Neil Blackmon examines why the skeptics about Dalglish’s tactics and managerial ability are likely wrong.
A year ago, as Liverpool stumbled out of the gate to a mid-table Christmas position, dark clouds swirled around Anfield and more than one commentator uttered the frightening “end of an era” cliché about England’s “other” most storied club. Roy Hodgson was sacked before he unpacked, and an American owner, the most cynically-viewed type of outsider in a parochial league gone global, John Henry, took control of the club. Henry promised the faithful in the mother country he would be “committed to winning” and “restoring Liverpool’s historic place” of competitive excellence, but such promises had been made before. Still, the man he backed to lead the Reds, Kenny Dalglish, was as fine a gesture of goodwill as any he could give to the wary faithful.
If anyone was to lead Liverpool quickly out of the coming darkness, surely it would, or should be, a former legend like Dalglish. Hiring an old legend or leader from the storied past is a time-honored show of good faith in sport. It doesn’t always work of course, but it buys you time. And when it does work, it’s all the more satisfying- in any sport. Johan Cruyff, in glorious fashion, led Ajax and Barcelona back to the promised land after arriving in troubled times. In 1958, Alabama football had won four games in three seasons and was lost in the wilderness. A championship coach and former Crimson Tide player, Bear Bryant, was hired to lead them. When asked why he left powerhouse Texas A & M to go to Alabama, Bryant responded, “Momma called. And when Momma calls, you have to come runnin.’” Mike Ditka, a former Bears player, returned Chicago to the mountaintop as its head coach in 1985. And former Florida Heisman Trophy winner Steve Spurrier returned home to Florida in 1990, taking over a program that had won zero championships in 80 years of football and winning seven in twelve years. There’s a certain passion that accompanies allegiance that makes a hire like Dalglish’s seem safe, or more likely to succeed.
Yet there were cynics, and there were (and are) fair questions. The most prominent of these involves criticism of Dalglish’s 4-4-2 system, with his beloved tucked-in winger. Indeed, even in 1990, the last time Liverpool won a title, there were questions to greats like the late Sir Bobby Robson as to whether that formation was dying, and the answers weren’t positive. Among the first to ask, and smartly diagram, this criticism was the great Jonathan Wilson, who while conceding the obvious—that King Kenny loved Liverpool, and there were few who questioned his ability to motivate and inspire—wondered if Dalglish’s hire would turn out to be a cautionary tale about the failure of conservative tactics in the Premier League’s gone global age where winning often involves being the best at a tactical chess match over 38 fixtures.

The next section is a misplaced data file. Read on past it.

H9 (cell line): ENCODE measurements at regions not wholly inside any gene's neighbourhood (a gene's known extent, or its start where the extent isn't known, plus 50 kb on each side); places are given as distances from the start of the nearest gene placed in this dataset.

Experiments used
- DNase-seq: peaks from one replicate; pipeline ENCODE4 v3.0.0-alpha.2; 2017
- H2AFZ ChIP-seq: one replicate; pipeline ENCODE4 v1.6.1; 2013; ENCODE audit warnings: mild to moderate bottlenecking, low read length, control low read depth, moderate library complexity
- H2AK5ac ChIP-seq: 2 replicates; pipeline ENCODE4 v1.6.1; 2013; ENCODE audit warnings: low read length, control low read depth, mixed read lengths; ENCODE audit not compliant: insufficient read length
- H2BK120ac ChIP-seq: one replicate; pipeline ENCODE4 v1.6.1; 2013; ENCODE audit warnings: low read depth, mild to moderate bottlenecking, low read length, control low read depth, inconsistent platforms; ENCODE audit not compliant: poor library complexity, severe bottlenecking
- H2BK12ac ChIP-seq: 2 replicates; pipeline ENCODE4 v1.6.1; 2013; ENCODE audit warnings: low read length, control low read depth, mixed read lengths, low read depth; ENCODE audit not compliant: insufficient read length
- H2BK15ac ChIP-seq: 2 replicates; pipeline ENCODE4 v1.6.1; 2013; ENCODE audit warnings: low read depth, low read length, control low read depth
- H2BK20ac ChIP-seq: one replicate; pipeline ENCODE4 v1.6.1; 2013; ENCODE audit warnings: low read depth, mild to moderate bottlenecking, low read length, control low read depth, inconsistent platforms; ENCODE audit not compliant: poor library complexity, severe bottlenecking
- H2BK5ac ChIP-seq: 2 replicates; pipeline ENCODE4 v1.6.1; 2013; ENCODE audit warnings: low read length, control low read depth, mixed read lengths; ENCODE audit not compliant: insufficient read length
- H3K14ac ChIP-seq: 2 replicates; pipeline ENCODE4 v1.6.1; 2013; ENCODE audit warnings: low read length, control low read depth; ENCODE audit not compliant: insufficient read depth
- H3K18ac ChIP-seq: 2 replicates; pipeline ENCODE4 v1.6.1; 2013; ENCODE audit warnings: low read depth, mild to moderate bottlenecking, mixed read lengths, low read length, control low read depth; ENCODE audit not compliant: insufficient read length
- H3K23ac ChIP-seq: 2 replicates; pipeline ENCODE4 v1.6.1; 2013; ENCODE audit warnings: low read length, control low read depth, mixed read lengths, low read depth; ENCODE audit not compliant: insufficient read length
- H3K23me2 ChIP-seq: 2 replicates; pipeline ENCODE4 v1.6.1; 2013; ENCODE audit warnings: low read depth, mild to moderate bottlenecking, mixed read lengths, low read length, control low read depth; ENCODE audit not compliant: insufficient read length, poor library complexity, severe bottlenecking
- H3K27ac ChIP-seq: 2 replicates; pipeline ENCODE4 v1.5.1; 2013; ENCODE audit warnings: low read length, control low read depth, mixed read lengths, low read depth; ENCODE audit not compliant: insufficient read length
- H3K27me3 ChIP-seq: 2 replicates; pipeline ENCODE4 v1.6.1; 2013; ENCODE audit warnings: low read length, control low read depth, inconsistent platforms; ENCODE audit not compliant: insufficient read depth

These questions remain, and judgment, as a whole, should be reserved. But a recent impressive run of form, a display on Dalglish’s part this campaign of tactical flexibility, and some film study suggests there is certainly reason for less than guarded optimism. Any discussion of Liverpool generates large-scale debate—such is life at one of sport’s most storied franchises. In my view, much of the debate around Dalglish’s tactical ability to lead Liverpool back to the promised land of the top four, however, ultimately turns on the answer to two questions.
First, as Wilson asked, Can the 4-4-2 still be successful today- or better put—the Bolton Test. Can the 4-4-2 be relied upon to grind out the necessary results against the Boltons of the world you absolutely must have to play the Benfica’s in the Champions League Group stages next autumn?
Opinions on this question are mixed. Wilson’s article was (oddly) inconclusive- but it did suggest (correctly) various limitations with the formation in today’s English football. Former Liverpool player Gary Gillespie is even more negative in his view, having gone as far as suggesting that Dalglish’s 4-4-2 is really not a tactical idea at all—and that in fact, when he was at Liverpool under King Kenny, players were told simply to “go out and play.” That sounds a bit like sour grapes from a former player who at best was a top-end backup, but it is a stern criticism nonetheless. And film study, at least in an isolated instance, validates that concern. Here we briefly look at Liverpool’s mind numbing 0-0 draw with Swansea City.